The role of a research assistant (RA) at Princeton’s Industrial Relations Section is very dynamic. RAs interested in applied economics work diligently behind the scenes to assist faculty in collecting, cleaning, and analyzing data, and completing other tasks to advance research projects and papers.
Recently, we sat down with four RAs — Victoria Angelova, Franco Calle, Jared Grogan, and Bailey Palmer — to hear about their experiences in the Section and what contributed to their success. All of them are heading to graduate school in the fall: Victoria will be attending Harvard University, Franco will be attending the University of Chicago Booth School of Business, Jared will be attending Columbia University, and Bailey will be attending the University of California-Berkeley.
Note: This transcript of our discussion has been edited for length and clarity.
We are committed to helping our RAs acquire practical experience and knowledge that will help them succeed academically, and we are very proud of what Victoria, Franco, Jared, and Bailey have already accomplished. As RAs they have made meaningful contributions to the research mission of the Section, and we celebrate with them as they begin this next stage in their careers.
- Alex Mas, Director
What motivated you to explore the RA position at Princeton?
(Bailey) A lot of the advice that I was given was to go to the Research Assistantship (RAship) that had the most prestigious faculty, which was the main reason I went to Princeton. That decision was made even easier when I saw how nice and friendly everyone is. I primarily corresponded with Leah Boustan before the interview and remember being impressed by how friendly and supportive she was.
(Franco) As an international student, I was attracted to the idea of coming to the US and to work in a career linked to Econ. There are few opportunities in South America. Many students would do a Masters in [their] country or abroad or find a path to an RA-ship. Fortunately, I was working in Peru with Chris Neilson, who encouraged me to apply to Princeton.
What surprised you the most when you started?
(Victoria) For me, there was a big jump from undergraduate studies to doing applied research work, but all of the professors were so patient with me starting the work, going back and forth, making a bunch of mistakes, getting my feet wet (adjusting, learning by mistakes). It was really a great environment for someone to be introduced into applied economic research, and I am really grateful for that.
(Franco) For me the infrastructure, resources and research discussions here are exciting. I had no idea about the level of research and rigor that is required when investigating something on the frontier. I had some experience because I was an RA in my country, but the level is totally different, it’s like we’re in another dimension, and we are trying to do something that is going to be ground-breaking, so it requires more concentration, more “putting your hands in the mud,” and that’s something that impacted me a lot and what actually makes a difference between research institutions like Princeton’s Econ department and other institutions around the world.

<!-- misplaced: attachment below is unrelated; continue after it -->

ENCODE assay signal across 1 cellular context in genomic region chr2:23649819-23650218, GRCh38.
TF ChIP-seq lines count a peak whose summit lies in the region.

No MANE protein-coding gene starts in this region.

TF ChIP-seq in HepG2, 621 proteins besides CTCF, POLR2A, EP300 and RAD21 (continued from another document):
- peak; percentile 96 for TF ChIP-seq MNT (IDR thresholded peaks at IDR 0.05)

What skills or knowledge were essential to your success?
(Victoria) The main thing to realize is that however much you know, you’re going to learn so much more in whatever you end up doing. The best way to learn is on the job, and because of the way the cohorts work, there’s always going to be folks who’ve been doing this for a year when you come in. A lot of my Stata skills were definitely enhanced by the fact that I sat with Nicole who was a 2nd year RA when I started, and by being in the same office as Jared and Bailey who were also figuring things out simultaneously.
(Bailey) Based on what I’ve heard about interviews at other RA positions, I think the way some people approach hiring their RAs is, “I’m hiring a programmer,” but I get the sense that the way the professors here like to hire people is, “I’m going to hire a future grad student, and they need to have enough skills to do their job well” — They would rather have their RA be a good future researcher. So, if you don’t know everything about Stata yet that’s not necessarily the end of the world.